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      Hi @Sophie already downloaded the planner, I think it’s great! So thank you very much. You’re maybe right, think I’m putting the cart before the horse, EOC questions may be a more adequate gauge.

    • Sophie Macon
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      Yup, I’m glad you found it useful @stt00007. It can be overwhelming looking at ALL the work you need to do, but it’s all about taking baby steps. So now, think a little short term, set your time goals on when you need to finish your materials (once or twice is definitely needed) and record your EOC scores as you progress, tracking your study productivity, noticing when/where/how you study best – that’s all useful stuff to know as we approach the last month before your exams.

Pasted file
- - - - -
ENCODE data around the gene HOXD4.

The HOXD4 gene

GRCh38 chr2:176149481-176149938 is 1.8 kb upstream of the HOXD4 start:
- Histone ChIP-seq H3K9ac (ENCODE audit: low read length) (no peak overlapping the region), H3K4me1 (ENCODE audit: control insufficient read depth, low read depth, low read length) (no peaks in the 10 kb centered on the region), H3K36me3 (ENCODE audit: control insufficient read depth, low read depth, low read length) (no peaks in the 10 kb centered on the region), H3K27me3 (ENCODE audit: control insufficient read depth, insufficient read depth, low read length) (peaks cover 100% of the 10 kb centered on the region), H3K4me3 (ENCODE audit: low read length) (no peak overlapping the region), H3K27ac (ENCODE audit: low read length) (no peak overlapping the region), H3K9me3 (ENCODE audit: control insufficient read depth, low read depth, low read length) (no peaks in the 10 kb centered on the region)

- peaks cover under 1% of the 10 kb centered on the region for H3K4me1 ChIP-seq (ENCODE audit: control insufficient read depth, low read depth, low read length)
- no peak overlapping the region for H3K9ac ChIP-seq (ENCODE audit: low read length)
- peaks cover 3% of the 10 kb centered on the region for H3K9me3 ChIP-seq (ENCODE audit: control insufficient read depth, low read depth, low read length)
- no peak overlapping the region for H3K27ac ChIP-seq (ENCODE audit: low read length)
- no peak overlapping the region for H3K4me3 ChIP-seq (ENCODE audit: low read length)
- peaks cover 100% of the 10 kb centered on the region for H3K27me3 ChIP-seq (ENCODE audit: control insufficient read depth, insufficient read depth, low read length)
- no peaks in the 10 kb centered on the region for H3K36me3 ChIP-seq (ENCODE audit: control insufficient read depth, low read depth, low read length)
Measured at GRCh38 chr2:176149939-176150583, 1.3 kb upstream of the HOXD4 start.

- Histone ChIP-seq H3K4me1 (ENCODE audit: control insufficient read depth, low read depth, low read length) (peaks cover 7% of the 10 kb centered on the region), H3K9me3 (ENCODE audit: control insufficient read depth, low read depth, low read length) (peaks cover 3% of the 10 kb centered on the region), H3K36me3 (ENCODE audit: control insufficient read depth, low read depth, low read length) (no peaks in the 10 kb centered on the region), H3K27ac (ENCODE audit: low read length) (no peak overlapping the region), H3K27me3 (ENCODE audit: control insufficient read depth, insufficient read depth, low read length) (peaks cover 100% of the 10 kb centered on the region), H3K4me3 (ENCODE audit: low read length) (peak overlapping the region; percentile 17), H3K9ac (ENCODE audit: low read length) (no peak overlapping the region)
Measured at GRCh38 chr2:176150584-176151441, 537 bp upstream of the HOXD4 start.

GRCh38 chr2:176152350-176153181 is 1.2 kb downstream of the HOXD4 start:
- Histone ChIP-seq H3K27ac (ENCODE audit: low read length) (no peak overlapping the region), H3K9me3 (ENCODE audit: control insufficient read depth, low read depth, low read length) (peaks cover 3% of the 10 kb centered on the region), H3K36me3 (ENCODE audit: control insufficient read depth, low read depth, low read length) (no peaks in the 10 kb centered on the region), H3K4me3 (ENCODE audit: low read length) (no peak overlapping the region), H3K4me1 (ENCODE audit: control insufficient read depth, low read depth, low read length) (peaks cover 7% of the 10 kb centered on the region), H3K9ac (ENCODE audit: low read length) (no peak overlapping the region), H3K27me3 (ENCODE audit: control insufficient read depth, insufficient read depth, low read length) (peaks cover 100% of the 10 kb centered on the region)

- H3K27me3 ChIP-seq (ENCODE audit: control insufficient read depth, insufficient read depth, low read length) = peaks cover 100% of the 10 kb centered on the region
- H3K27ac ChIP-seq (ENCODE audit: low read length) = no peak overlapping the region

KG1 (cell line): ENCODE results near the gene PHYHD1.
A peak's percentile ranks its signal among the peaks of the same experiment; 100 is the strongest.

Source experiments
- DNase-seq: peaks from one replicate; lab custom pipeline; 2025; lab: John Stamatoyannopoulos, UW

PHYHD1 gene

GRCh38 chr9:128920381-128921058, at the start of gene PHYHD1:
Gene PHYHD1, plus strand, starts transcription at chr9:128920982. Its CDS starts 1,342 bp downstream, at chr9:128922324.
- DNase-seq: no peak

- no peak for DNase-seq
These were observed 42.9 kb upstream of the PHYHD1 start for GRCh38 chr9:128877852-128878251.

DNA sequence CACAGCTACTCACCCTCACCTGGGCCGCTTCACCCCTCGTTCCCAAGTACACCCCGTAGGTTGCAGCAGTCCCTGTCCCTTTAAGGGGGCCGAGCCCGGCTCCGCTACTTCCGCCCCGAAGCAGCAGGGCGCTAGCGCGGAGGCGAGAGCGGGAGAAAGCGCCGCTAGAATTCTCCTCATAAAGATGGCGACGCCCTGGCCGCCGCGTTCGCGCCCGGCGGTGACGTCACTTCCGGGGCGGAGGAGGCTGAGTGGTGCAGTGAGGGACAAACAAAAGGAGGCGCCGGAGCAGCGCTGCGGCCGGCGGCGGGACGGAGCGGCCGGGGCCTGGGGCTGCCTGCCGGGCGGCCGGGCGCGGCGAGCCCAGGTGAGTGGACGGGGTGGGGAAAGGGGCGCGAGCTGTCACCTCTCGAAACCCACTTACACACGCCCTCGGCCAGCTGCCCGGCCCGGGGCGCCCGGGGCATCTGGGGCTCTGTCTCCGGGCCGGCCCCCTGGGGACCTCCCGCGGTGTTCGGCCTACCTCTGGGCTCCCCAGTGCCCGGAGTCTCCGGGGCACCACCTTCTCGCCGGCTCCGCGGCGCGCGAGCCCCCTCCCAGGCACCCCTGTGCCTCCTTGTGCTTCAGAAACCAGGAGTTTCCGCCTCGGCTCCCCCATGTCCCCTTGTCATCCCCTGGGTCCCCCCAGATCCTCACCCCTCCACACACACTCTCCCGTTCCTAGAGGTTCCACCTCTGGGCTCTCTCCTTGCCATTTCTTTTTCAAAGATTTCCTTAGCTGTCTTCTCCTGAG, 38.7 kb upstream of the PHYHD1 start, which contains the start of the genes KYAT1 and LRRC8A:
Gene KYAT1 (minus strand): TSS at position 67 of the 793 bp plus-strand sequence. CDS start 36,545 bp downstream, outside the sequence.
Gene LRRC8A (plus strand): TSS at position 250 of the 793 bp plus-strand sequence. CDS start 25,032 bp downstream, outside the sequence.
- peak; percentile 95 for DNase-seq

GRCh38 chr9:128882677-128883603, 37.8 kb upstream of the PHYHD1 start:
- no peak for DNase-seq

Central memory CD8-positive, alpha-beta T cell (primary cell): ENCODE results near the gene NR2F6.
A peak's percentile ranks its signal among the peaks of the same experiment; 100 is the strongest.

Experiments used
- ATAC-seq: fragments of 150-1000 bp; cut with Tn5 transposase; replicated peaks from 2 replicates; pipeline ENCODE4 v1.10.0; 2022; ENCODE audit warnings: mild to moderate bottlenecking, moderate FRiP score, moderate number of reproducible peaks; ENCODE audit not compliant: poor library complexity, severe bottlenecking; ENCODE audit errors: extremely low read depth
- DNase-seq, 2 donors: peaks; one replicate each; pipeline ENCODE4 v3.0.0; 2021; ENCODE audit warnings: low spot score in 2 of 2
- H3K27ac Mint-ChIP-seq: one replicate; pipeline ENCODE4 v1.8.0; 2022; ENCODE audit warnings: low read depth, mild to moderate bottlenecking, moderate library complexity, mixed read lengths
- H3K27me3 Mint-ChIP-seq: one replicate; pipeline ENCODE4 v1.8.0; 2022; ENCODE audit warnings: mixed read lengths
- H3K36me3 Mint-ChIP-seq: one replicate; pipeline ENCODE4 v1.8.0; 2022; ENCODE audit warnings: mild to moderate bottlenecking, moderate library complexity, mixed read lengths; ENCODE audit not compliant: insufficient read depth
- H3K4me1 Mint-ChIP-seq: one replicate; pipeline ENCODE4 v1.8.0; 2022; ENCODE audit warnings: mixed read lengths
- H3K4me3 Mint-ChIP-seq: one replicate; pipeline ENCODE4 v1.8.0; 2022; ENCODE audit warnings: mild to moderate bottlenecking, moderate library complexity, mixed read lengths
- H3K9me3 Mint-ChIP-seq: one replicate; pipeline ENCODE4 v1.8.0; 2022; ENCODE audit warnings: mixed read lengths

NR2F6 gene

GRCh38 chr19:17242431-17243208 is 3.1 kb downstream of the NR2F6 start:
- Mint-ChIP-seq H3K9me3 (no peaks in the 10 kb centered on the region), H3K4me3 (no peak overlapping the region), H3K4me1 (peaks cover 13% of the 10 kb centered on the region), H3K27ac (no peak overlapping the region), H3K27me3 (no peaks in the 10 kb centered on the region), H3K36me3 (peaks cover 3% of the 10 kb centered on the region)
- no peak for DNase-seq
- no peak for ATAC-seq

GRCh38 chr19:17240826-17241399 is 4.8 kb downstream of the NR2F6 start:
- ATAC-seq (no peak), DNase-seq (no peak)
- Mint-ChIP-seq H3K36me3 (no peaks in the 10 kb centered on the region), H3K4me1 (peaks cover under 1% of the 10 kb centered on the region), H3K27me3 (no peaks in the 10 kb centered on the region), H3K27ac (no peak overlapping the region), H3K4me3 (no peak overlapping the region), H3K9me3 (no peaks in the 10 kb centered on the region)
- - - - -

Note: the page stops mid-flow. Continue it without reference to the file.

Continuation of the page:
We’ll be here for you, so no worries!

    • sakitime
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      @sophie just took L1 in December and wanted to get started on L2. Did not want to waste 3 weeks just waiting for the results. I downloaded the spreadsheet you posted and found it really helpful for L1. Was wondering if you had a rough schedule for L2. Thanks!

    • Sophie Macon
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      Hi @sakitime – you should change/update the input of that spreadsheet for Level 2 yourself, based on your available time per week and study material you’ve used. It’s easily adaptable to any levels really!

    • sakitime
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      @sophie – After I posted that I just looked at the ebook to look at the number of pages that Schweser has for the first three topics. Won’t order any books for level I or II until results day, but this helps until then. Thanks for the quick response!